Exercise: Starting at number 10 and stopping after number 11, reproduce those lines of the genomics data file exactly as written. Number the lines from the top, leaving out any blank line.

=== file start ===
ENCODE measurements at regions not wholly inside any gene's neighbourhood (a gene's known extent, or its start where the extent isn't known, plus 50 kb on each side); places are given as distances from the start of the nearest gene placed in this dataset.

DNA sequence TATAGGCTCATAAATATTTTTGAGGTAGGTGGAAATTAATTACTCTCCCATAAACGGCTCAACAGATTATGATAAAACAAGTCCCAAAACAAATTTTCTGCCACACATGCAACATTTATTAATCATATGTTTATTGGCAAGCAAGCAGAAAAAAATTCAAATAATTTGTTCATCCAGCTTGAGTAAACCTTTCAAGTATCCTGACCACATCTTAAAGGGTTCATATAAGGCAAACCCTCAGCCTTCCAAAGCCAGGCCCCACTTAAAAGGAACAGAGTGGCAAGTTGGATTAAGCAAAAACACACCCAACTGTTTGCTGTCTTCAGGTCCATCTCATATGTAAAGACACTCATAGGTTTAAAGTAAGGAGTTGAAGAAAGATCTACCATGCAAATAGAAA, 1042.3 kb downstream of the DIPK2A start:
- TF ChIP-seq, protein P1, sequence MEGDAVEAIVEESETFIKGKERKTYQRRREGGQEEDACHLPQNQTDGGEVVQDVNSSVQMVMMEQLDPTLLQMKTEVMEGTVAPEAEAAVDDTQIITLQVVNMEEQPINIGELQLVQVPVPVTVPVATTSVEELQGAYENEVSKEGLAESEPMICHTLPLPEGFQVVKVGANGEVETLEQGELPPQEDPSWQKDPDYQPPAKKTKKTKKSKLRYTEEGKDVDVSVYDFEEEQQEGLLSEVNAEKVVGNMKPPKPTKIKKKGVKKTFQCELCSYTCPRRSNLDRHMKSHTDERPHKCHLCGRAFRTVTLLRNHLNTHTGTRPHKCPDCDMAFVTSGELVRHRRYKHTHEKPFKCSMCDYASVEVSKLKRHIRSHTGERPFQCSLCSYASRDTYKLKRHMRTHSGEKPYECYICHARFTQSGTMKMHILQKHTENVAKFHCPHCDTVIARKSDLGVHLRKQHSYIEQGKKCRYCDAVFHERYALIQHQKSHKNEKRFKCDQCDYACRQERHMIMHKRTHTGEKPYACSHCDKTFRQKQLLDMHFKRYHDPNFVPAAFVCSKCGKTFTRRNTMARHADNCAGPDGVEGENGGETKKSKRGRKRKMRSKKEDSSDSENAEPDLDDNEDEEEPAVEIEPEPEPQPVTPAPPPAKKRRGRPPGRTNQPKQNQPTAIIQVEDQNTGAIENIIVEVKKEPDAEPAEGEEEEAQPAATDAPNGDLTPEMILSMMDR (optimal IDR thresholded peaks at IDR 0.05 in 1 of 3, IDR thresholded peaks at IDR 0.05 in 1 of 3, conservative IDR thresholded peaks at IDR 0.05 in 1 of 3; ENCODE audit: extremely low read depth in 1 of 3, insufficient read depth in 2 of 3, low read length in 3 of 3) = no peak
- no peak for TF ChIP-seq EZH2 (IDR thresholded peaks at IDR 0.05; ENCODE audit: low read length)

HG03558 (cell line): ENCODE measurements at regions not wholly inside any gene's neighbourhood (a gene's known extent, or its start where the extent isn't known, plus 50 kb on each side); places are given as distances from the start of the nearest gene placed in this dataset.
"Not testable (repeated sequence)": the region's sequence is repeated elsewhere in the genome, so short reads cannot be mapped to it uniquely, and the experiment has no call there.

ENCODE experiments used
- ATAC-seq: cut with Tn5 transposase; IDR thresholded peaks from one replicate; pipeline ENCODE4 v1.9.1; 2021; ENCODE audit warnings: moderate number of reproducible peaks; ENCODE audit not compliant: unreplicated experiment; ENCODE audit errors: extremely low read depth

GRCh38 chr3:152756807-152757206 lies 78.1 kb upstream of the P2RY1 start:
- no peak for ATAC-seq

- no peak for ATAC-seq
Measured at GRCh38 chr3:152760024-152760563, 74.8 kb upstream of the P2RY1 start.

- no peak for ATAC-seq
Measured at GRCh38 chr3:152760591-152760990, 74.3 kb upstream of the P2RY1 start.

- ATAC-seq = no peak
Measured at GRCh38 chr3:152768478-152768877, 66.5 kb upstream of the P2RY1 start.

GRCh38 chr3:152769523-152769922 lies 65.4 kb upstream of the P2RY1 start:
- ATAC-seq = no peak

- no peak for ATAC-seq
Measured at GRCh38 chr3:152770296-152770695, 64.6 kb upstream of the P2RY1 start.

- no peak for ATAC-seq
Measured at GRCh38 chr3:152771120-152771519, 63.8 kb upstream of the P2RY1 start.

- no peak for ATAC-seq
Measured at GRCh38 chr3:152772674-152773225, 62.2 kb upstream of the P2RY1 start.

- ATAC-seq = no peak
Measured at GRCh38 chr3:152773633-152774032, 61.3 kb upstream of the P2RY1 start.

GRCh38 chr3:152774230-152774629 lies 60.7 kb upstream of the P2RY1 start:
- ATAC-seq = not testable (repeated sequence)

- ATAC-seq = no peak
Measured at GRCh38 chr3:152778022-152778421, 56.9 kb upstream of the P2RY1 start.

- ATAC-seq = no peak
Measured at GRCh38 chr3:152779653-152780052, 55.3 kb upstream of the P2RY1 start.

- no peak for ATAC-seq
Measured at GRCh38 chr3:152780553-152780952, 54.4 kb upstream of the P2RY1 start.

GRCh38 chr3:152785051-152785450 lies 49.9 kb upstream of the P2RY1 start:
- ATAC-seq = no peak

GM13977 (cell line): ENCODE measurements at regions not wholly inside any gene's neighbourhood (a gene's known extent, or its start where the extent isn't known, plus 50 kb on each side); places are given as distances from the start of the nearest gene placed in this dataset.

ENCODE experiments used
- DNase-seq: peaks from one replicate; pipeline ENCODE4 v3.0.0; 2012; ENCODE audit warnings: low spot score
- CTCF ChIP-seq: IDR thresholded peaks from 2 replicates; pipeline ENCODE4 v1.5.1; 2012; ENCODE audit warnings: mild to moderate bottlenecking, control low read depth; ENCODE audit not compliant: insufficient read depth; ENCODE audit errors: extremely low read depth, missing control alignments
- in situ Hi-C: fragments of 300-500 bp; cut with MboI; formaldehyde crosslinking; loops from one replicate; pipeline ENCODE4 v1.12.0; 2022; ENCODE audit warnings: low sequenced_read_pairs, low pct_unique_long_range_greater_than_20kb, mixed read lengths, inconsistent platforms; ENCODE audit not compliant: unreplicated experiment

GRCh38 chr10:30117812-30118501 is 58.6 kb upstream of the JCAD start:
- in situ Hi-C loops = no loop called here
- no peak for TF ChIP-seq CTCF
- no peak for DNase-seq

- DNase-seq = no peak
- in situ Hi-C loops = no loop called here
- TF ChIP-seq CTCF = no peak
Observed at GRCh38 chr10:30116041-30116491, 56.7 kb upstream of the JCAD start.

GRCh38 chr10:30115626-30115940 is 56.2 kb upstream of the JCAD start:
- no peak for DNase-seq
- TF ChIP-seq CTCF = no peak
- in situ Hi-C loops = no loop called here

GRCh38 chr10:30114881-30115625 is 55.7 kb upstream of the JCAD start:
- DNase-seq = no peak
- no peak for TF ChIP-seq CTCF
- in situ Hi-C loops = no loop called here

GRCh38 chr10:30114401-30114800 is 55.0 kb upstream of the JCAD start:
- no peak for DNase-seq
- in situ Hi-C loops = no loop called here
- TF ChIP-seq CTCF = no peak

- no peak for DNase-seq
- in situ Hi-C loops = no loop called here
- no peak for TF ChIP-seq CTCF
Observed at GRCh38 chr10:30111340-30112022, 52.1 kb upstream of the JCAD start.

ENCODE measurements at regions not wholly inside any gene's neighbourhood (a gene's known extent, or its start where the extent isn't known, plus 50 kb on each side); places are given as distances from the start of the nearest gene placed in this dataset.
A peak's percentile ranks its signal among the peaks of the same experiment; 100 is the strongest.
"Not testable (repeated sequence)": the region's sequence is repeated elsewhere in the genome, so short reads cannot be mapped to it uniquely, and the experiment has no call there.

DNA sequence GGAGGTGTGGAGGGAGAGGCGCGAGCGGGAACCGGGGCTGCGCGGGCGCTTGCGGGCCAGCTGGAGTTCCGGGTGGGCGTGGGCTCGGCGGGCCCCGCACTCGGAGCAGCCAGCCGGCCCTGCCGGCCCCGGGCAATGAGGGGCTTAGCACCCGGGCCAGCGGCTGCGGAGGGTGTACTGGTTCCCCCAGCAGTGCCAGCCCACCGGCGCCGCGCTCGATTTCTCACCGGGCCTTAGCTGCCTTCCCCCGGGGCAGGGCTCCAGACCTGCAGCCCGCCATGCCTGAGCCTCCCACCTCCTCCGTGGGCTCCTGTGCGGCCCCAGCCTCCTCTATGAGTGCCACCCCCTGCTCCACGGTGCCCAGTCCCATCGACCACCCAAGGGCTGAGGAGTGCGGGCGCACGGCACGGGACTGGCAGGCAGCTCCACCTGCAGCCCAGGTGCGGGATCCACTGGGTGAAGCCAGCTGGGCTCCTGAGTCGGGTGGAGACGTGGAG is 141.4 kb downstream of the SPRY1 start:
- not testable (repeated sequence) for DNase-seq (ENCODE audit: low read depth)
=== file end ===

- no peak for ATAC-seq

- no peak for ATAC-seq